Pawhuska’s police department and its reinstated chief are moving ahead, and planning an event that offers an opportunity for improved communication between the public and the police.
Chief Nick Silva said the department is planning a public meeting at 6 p.m. on Tuesday, July 23, at the Pawhuska Church of God, 814 East 9th Street. The meeting will offer an opporunity for police officers and citizens to talk directly about a variety of concerns, Silva said.
The meeting will also offer the community a way to move beyond the recent uncertainty about the future of the police department. A former interim city manager and a former assistant city manager fired Silva on Friday, June 28. Then, in a whirlwind period of activity that lasted just five days, the officials who fired Silva resigned from public office and a new interim city manager reinstated him.
Silva received an ovation from a small crowd that gathered outside the police station after he was reinstated to his position Wednesday evening, July 3. The City Council had just met and appointed a new interim city manager, who made it her first duty to give Silva his job back after several days of controversy.
Pawhuska city councilors met in closed session for roughly 40 minutes July 3, before naming Tonya Bright to serve as interim city manager until Aug. 1. The meeting began at 4 p.m.
Bright previously worked for seven and a half years as administrative assistant to the city manager. She is to manage city operations until permanent city manager Dave Neely takes over on Aug. 1.
Bright’s first official act of note was to reinstate Silva as Pawhuska’s police chief. Former Interim City Manager Larry Eulert and former Assistant City Manager Rex Wikel unceremoniously fired Silva on June 28, prompting a wave of public reaction.
Eulert and Wikel resigned in the aftermath of their dismissal of Silva, and the City Council needed to appoint someone to manage the city for the rest of July. The vote to appoint Bright was a unanimous 5-0.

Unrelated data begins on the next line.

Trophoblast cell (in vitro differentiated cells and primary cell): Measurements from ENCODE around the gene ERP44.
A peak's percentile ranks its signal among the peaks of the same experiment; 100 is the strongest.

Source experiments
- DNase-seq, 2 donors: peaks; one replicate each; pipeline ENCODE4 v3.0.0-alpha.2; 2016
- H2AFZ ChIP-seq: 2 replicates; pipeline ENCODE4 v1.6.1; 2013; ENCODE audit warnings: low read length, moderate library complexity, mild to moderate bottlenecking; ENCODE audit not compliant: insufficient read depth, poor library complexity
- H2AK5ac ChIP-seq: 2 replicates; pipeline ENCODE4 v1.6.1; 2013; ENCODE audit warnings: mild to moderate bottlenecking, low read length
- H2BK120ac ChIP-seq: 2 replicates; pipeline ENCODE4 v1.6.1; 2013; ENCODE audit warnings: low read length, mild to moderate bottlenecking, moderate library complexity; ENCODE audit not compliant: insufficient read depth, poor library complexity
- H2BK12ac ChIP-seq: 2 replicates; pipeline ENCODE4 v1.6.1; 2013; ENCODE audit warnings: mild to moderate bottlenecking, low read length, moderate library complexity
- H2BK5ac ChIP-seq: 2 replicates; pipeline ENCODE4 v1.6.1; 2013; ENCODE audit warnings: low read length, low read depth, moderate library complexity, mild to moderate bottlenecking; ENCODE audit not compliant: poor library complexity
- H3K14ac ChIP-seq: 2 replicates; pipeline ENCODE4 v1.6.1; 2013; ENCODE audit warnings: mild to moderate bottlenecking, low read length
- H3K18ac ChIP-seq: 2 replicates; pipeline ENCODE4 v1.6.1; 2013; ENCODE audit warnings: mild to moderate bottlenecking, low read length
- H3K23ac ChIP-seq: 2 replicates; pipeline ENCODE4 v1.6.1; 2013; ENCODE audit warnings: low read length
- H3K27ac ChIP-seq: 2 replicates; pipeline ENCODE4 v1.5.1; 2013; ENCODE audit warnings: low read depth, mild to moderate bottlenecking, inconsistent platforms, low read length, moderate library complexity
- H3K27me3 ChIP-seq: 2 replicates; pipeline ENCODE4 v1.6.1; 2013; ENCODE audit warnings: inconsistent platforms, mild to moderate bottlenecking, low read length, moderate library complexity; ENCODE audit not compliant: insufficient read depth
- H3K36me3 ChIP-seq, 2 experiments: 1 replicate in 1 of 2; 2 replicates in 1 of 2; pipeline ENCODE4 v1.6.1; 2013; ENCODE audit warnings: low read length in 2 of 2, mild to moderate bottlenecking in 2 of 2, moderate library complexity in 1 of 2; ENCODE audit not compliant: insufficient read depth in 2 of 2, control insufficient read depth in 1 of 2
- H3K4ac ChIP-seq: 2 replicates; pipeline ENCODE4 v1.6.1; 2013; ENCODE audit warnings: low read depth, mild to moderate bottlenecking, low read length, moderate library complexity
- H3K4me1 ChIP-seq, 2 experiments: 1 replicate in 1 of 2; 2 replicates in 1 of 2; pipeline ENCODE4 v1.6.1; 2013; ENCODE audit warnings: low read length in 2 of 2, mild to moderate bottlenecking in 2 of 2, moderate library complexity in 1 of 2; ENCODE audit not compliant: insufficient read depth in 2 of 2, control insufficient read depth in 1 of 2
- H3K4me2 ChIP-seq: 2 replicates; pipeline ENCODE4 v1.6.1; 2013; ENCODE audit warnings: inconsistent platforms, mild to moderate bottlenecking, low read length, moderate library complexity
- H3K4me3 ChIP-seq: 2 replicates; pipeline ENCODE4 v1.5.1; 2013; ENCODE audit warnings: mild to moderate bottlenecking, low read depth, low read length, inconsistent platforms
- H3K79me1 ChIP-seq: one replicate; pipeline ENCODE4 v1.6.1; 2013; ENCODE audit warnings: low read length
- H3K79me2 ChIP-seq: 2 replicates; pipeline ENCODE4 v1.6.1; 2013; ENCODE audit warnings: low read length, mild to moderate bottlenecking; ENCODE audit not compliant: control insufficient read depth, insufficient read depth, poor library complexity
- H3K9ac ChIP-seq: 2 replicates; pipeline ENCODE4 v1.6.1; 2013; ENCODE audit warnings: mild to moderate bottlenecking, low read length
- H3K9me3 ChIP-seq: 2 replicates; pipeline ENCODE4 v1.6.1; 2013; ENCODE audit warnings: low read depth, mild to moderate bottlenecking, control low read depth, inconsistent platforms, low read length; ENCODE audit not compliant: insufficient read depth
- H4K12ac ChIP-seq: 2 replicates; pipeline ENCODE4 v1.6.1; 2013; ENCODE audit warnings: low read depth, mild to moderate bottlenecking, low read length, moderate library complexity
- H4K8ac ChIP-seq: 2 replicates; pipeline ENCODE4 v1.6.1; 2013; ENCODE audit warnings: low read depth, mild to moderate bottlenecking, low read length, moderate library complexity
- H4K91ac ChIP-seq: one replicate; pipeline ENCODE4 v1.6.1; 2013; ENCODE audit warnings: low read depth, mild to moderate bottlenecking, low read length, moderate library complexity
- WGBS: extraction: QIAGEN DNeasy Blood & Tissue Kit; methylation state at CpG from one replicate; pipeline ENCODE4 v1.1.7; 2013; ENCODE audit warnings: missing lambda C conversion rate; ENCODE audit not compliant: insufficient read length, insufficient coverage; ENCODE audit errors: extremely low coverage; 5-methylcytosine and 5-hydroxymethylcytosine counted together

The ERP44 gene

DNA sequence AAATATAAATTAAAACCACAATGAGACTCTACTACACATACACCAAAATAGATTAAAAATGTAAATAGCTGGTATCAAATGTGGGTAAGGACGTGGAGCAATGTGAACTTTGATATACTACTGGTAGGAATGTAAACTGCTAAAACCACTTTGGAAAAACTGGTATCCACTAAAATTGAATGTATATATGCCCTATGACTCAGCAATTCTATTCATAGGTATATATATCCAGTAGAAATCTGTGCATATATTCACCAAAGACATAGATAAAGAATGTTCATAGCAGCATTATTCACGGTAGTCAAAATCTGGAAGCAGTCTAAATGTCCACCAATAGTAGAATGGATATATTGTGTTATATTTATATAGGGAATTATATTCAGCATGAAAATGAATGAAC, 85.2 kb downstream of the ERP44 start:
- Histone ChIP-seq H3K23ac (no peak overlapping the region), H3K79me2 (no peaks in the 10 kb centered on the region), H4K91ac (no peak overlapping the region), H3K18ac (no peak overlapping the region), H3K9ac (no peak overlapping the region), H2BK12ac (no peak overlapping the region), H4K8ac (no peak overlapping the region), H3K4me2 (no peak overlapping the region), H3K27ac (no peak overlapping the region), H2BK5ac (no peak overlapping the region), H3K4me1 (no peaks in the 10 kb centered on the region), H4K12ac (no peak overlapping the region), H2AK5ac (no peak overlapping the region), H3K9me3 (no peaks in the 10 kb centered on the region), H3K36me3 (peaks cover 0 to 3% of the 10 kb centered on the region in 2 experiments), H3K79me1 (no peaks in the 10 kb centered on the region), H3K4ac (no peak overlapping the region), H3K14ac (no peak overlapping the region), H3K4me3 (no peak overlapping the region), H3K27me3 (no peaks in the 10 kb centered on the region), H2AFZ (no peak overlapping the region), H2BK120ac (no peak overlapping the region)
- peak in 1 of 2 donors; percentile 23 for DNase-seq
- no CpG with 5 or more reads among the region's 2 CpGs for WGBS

“At the time she seemed like the most qualified person and we’re very happy with her,” Pawhuska Mayor Roger Taylor said in explanation of the council’s decision. Immediately after the council voted and adjourned its meeting, questions arose about Silva’s future and the leadership of the police department.
Charlie Cartwright, administrator at the Osage County jail and a trusted member of Sheriff Eddie Virden’s leadership team, had stepped in as an interim police chief for Pawhuska last Friday. Cartwright was on-hand for the announcement of Silva’s reinstatement and the two men shook hands in acknowledgement that Cartwright was handing the department back to Silva.
“That will be a decision for our interim city manager,” Mayor Roger Taylor said, when questions arose immediately after the council session.
Bright and City Attorney John Heskett met with Silva, and Bright then joined Silva at the police department sally port for a public announcement of the reinstatement decision. Bright said she was acting “in the interest of fairness.”
“For the good of the city we need to work together in a positive manner,” Bright said.
Silva told reporters the department has work to do.
“We’re ready to go. We’re prepared for tomorrow,” he said, referring to the department’s responsibilities during Independence Day celebrations July 4. Silva said Sergeant Daniel Alden, who left the police department following the chief’s dismissal, was back on the force and the department’s emotional support dog, Ebony, would be returning. Ebony had been in the care of municipal animal shelter volunteer Susie Owens since June 28, Silva said.
“We came out on top and we’re ready to move forward,” Silva said July 3.